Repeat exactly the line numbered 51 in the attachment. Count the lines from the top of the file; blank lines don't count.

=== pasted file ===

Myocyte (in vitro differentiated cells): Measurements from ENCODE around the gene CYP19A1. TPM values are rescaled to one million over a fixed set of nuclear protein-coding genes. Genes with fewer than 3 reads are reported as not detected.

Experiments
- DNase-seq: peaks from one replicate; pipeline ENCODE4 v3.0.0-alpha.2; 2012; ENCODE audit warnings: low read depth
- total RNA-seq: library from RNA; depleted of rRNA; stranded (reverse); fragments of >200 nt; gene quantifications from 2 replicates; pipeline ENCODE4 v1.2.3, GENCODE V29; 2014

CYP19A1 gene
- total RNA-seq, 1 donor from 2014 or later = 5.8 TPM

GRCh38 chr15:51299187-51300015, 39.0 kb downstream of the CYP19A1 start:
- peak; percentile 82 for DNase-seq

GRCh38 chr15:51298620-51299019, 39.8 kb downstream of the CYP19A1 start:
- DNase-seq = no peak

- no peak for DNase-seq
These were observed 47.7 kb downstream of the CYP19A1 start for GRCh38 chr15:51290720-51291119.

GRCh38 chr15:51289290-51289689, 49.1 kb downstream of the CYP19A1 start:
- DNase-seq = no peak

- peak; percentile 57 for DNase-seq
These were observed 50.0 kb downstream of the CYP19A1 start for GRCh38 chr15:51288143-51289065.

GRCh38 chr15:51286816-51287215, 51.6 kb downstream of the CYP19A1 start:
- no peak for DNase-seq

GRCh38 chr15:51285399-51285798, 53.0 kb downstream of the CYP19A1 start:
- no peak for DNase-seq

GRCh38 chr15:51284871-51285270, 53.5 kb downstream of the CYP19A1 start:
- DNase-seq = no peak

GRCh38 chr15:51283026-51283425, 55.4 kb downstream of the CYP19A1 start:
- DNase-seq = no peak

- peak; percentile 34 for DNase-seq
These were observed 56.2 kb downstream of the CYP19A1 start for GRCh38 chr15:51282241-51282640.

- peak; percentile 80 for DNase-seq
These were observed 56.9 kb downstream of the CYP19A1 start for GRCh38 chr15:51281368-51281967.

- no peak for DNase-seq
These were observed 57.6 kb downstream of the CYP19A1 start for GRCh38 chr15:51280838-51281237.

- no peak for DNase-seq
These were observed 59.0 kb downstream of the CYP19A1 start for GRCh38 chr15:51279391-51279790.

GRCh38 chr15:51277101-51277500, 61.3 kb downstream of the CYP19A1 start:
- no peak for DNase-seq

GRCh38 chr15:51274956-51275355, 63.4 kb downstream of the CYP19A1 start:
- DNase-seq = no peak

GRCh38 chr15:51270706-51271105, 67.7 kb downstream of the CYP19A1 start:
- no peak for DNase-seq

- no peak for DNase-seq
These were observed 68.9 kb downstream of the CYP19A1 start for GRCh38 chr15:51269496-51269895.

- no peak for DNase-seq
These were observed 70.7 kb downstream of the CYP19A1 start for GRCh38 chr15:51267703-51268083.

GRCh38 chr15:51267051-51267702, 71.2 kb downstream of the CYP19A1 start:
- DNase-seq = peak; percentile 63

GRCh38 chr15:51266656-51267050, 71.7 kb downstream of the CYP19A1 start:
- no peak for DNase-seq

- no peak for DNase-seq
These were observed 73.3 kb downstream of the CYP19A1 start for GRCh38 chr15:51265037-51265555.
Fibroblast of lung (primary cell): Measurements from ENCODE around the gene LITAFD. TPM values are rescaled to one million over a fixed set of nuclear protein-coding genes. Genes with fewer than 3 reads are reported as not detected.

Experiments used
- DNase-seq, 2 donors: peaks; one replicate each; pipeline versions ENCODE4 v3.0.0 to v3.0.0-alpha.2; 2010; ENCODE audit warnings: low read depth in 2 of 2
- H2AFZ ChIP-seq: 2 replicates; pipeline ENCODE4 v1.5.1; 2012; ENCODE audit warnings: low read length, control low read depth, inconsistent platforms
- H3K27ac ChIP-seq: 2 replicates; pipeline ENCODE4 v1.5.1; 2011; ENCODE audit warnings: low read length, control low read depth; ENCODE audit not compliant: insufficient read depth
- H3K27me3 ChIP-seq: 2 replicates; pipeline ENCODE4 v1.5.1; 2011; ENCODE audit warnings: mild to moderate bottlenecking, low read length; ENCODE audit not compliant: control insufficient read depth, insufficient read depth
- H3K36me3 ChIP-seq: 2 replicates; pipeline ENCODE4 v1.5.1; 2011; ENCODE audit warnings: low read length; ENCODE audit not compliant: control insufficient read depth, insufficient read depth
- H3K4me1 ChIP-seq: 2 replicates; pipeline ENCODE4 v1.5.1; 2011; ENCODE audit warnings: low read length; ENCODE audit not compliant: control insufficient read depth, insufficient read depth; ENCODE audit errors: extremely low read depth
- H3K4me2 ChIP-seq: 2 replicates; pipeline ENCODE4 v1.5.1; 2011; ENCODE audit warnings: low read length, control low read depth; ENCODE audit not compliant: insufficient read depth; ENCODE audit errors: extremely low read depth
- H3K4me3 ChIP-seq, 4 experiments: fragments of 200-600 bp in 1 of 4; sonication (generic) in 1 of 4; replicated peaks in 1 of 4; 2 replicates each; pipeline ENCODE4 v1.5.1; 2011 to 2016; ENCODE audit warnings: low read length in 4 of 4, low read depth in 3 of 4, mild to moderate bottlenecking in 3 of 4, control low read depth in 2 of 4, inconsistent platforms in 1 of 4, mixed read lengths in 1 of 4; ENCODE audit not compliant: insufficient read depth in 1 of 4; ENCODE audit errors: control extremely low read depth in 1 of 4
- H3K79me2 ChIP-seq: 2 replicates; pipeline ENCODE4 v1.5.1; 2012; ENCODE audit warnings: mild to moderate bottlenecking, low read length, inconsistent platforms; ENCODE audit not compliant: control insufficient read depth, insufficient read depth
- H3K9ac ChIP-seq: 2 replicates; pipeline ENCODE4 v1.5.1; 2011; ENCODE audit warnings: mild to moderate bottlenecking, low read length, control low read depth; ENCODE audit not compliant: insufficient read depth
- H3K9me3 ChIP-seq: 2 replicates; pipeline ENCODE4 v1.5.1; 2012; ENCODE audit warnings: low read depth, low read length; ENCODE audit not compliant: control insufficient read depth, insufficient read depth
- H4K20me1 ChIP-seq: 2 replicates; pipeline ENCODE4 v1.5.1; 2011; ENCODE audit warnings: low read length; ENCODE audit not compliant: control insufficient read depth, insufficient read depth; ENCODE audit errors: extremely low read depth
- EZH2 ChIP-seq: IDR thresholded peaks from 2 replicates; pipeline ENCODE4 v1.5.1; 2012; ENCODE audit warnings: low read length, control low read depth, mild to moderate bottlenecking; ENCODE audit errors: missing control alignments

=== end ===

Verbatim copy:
- DNase-seq, 2 donors: peaks; one replicate each; pipeline versions ENCODE4 v3.0.0 to v3.0.0-alpha.2; 2010; ENCODE audit warnings: low read depth in 2 of 2